Today is the fifteenth anniversary of the death of Mike Royko, the quintessential Chicago newspaper columnist. To say that Royko was one of my most influential journalistic role models as a kid doesn’t even come close to the situation. In fact, not only did Royko influence the state of the newspaper column through the Twentieth Century, but I submit that media through the Twenty-First owes him recognition as well. You wouldn’t have had newspaper columnists as diverse as Dave Barry, Molly Ivins, and Lewis Grizzard without Uncle Mike’s inspiration, and I’m certain that if he were alive today, he’d have one of the most-read and most-quoted blogs on the planet.
At the same time, considering what has happened to standard journalism since he died, I also think he really got the last laugh. Royko was famous for quitting the Chicago Sun-Times the day after Rupert Murdoch bought the paper, and laughing when Murdoch tried to pretend this wasn’t an issue and ran old Royko columns in their place. In some afterlife, I can see him cutting up with his friend Studs Terkel, howling “They practically gave me a state funeral! Talk about leaving early to avoid the rush! I wonder what they’re gonna do for Skip Bayless and Elvis Mitchell: set fire to the garbage can before tossing them in?”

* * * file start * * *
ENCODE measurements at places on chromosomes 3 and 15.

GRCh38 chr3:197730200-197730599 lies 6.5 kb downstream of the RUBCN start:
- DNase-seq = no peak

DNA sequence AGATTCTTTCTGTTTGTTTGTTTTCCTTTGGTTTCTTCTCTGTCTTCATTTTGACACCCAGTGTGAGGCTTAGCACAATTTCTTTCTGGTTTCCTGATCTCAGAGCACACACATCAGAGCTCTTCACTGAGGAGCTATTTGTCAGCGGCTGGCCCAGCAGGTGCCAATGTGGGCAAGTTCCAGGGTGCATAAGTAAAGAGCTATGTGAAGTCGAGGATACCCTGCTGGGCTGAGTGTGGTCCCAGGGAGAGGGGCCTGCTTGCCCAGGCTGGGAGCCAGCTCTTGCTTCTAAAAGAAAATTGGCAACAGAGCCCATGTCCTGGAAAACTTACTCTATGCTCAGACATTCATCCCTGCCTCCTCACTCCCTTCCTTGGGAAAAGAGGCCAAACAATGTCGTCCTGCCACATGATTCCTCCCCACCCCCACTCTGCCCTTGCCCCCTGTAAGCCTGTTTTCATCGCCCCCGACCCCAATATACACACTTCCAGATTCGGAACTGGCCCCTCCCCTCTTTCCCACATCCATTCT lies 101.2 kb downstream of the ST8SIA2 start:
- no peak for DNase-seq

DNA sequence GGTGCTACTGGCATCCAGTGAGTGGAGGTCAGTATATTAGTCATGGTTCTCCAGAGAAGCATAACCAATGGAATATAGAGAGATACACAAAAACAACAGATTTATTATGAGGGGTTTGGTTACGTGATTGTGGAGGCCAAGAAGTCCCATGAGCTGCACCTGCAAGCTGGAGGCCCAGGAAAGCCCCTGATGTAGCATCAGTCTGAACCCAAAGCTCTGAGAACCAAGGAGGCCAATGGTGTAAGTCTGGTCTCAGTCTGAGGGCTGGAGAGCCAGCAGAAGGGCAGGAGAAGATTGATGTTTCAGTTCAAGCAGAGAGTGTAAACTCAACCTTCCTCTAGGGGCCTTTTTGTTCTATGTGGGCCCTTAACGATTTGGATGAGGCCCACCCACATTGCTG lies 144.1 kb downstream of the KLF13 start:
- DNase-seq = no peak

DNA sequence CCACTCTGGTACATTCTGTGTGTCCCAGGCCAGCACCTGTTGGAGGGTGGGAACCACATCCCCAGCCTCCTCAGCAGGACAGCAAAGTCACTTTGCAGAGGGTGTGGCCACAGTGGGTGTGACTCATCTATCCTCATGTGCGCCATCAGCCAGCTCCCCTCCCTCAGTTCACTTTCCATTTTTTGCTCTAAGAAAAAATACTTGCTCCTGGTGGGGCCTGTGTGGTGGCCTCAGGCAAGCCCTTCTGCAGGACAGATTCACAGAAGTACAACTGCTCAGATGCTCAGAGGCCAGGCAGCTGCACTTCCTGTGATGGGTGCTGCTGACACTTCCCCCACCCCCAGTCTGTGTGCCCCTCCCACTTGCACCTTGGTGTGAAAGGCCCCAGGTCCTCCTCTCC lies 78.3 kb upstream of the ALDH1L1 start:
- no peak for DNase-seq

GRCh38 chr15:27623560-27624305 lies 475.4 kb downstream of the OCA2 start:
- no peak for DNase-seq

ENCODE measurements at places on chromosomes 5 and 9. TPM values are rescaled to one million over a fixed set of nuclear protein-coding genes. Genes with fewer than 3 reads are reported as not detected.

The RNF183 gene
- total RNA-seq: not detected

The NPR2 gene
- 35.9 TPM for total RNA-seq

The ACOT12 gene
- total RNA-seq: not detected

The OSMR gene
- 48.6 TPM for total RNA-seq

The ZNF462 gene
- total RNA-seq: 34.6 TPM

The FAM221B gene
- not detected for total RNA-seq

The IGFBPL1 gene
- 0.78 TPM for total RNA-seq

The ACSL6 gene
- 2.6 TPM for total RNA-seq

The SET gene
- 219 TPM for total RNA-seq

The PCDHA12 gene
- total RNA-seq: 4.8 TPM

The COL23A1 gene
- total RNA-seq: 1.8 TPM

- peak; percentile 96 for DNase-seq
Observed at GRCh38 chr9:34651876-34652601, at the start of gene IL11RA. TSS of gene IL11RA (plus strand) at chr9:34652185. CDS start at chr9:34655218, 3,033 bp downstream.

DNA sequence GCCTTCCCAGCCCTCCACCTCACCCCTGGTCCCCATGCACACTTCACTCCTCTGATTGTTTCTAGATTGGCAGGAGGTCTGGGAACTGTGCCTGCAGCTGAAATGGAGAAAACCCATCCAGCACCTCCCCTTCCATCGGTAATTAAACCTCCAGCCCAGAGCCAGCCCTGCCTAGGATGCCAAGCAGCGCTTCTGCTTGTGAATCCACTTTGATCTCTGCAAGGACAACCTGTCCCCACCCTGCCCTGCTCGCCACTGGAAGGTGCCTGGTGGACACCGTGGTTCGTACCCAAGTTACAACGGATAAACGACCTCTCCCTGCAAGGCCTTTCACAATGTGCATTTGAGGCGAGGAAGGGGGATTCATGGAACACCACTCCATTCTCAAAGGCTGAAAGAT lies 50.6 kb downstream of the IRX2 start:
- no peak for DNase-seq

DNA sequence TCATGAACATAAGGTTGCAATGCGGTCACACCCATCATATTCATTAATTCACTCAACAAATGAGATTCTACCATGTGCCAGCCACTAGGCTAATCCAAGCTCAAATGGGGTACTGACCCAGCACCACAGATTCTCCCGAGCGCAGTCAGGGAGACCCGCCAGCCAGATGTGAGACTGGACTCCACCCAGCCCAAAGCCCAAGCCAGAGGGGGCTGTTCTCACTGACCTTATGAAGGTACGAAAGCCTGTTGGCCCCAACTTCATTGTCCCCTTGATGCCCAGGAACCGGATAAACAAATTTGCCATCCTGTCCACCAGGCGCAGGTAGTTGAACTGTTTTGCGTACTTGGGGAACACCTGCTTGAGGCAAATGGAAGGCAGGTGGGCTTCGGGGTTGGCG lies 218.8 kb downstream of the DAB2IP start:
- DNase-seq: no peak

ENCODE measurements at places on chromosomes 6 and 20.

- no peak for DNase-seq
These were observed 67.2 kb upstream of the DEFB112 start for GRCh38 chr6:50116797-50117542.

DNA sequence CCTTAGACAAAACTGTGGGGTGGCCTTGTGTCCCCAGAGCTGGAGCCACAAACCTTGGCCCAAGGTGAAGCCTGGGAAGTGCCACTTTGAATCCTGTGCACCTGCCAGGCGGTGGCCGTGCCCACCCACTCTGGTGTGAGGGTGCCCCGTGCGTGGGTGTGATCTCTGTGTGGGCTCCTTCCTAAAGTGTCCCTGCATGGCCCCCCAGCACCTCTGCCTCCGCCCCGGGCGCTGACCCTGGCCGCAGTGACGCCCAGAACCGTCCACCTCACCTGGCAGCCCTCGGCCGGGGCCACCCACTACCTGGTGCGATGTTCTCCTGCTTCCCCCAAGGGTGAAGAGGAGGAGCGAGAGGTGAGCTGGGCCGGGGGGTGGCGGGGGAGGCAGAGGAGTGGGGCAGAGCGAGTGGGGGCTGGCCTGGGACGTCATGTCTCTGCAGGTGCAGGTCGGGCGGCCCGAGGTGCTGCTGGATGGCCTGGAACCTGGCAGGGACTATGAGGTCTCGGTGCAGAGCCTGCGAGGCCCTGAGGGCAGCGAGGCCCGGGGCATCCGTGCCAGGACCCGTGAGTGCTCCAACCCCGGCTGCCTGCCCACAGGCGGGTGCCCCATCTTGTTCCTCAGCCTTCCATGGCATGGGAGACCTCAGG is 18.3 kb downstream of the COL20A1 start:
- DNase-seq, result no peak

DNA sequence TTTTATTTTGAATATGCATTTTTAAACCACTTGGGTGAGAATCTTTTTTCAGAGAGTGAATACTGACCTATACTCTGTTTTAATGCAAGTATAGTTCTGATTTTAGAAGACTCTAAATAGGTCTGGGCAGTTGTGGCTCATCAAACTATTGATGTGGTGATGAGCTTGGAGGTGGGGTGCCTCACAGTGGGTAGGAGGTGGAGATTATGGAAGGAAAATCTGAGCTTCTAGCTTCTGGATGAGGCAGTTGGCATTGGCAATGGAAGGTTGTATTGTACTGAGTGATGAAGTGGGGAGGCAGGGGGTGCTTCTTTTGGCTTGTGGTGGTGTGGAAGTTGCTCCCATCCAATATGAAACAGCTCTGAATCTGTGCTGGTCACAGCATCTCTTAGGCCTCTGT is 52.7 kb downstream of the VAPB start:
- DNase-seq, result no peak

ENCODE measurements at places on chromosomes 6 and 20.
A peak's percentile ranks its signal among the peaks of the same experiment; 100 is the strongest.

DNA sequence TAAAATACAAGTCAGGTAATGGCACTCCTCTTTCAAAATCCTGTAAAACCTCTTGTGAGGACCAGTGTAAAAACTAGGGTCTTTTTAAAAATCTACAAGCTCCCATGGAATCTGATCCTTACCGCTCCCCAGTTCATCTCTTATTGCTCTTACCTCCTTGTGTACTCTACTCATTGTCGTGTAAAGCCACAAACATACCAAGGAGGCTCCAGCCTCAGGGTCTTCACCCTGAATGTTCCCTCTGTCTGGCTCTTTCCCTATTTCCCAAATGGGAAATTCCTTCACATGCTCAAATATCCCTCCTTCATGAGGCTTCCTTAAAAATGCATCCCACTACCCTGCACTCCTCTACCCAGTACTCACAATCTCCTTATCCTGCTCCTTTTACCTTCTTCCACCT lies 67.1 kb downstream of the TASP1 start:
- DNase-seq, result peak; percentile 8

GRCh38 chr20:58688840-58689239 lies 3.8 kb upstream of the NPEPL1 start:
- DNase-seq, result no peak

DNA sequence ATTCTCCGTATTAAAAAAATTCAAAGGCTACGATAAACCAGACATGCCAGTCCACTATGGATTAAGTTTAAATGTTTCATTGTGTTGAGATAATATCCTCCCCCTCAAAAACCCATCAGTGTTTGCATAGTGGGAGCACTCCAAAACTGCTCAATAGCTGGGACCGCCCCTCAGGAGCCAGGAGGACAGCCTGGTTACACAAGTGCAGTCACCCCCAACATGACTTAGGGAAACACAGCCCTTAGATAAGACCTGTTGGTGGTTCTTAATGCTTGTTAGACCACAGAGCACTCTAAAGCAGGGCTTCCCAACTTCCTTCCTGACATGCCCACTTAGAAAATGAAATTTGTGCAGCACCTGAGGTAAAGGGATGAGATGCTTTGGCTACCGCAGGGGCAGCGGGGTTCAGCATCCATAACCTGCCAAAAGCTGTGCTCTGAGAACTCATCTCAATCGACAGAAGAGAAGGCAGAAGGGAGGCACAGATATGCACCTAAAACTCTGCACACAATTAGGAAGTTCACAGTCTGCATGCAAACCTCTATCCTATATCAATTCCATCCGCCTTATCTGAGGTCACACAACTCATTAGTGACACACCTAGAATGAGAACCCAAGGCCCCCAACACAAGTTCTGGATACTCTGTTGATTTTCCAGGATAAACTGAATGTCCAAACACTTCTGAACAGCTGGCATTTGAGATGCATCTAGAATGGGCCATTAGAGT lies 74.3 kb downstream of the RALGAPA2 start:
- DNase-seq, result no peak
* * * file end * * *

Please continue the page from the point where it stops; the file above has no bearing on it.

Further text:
Goodbye, Uncle Mike. And goodbye to your lifelong pal Slats Grabnik, too. There are times where my old friend Edgar Harris mourns that we won’t get any more anecdotes from Slats or Dr. I.M. Kookie as well.